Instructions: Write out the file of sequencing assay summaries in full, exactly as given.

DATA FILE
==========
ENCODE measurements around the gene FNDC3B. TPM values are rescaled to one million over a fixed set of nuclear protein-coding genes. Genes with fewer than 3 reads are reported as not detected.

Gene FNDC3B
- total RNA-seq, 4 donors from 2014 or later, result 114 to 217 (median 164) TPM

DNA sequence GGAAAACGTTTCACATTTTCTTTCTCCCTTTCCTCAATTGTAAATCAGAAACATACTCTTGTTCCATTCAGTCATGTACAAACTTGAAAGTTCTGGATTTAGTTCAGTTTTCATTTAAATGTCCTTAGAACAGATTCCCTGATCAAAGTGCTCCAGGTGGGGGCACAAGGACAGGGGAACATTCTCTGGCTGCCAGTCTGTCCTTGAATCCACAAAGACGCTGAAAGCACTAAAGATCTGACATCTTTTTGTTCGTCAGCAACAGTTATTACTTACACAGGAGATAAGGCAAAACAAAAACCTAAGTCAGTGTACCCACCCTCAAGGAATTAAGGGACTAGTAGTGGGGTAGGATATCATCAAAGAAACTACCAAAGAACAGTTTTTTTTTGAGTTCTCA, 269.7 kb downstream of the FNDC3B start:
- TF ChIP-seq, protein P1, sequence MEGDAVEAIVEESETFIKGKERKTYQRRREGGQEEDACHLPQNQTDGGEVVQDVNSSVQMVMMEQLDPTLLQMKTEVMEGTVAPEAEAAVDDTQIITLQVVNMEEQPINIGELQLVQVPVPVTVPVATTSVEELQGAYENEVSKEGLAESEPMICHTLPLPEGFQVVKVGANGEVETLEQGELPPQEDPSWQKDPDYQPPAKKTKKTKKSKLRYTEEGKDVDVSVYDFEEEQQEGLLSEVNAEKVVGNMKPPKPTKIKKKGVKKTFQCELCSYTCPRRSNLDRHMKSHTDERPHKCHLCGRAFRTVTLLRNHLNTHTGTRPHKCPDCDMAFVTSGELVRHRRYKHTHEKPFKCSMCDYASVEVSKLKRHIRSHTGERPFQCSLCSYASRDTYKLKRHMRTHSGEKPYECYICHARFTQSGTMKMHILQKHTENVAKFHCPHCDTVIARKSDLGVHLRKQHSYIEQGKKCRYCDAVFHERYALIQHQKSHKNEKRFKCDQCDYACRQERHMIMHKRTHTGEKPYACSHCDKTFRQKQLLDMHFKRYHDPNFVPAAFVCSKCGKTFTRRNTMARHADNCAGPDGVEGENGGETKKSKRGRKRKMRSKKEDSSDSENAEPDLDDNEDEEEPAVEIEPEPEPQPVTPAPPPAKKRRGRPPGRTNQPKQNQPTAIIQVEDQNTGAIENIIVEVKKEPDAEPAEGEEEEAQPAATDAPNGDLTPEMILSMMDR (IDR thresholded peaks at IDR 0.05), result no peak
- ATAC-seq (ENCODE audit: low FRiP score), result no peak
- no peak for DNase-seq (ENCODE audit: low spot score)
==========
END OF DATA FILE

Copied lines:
ENCODE measurements around the gene FNDC3B. TPM values are rescaled to one million over a fixed set of nuclear protein-coding genes. Genes with fewer than 3 reads are reported as not detected.

Gene FNDC3B
- total RNA-seq, 4 donors from 2014 or later, result 114 to 217 (median 164) TPM

DNA sequence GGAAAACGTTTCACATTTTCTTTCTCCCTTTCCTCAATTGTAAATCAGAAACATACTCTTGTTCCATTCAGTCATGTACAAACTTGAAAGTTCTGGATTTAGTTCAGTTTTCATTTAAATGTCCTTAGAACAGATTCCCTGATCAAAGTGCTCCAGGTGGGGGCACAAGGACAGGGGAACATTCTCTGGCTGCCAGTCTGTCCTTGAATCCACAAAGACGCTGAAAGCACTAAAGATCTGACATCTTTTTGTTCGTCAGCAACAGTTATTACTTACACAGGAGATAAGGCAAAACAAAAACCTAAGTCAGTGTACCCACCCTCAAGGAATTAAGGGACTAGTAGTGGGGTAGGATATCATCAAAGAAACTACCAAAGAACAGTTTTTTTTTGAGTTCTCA, 269.7 kb downstream of the FNDC3B start:
- TF ChIP-seq, protein P1, sequence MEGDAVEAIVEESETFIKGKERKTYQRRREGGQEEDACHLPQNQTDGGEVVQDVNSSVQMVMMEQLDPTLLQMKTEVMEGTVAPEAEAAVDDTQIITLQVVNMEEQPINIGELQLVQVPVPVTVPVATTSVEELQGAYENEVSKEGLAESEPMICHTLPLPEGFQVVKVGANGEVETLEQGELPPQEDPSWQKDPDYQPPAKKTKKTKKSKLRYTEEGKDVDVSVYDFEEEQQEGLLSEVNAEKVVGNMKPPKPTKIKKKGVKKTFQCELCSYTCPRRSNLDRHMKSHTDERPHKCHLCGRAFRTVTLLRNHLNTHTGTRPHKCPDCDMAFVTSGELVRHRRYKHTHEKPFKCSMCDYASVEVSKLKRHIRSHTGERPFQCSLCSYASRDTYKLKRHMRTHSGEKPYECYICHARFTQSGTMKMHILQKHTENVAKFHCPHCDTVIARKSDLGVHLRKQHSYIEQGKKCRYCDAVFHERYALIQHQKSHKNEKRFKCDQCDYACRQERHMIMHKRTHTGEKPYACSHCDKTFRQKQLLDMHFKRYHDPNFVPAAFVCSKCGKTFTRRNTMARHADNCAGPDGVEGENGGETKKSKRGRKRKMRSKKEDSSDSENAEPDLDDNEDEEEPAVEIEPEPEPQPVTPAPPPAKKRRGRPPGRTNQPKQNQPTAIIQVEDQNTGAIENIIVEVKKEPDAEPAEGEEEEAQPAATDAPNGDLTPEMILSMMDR (IDR thresholded peaks at IDR 0.05), result no peak
- ATAC-seq (ENCODE audit: low FRiP score), result no peak
- no peak for DNase-seq (ENCODE audit: low spot score)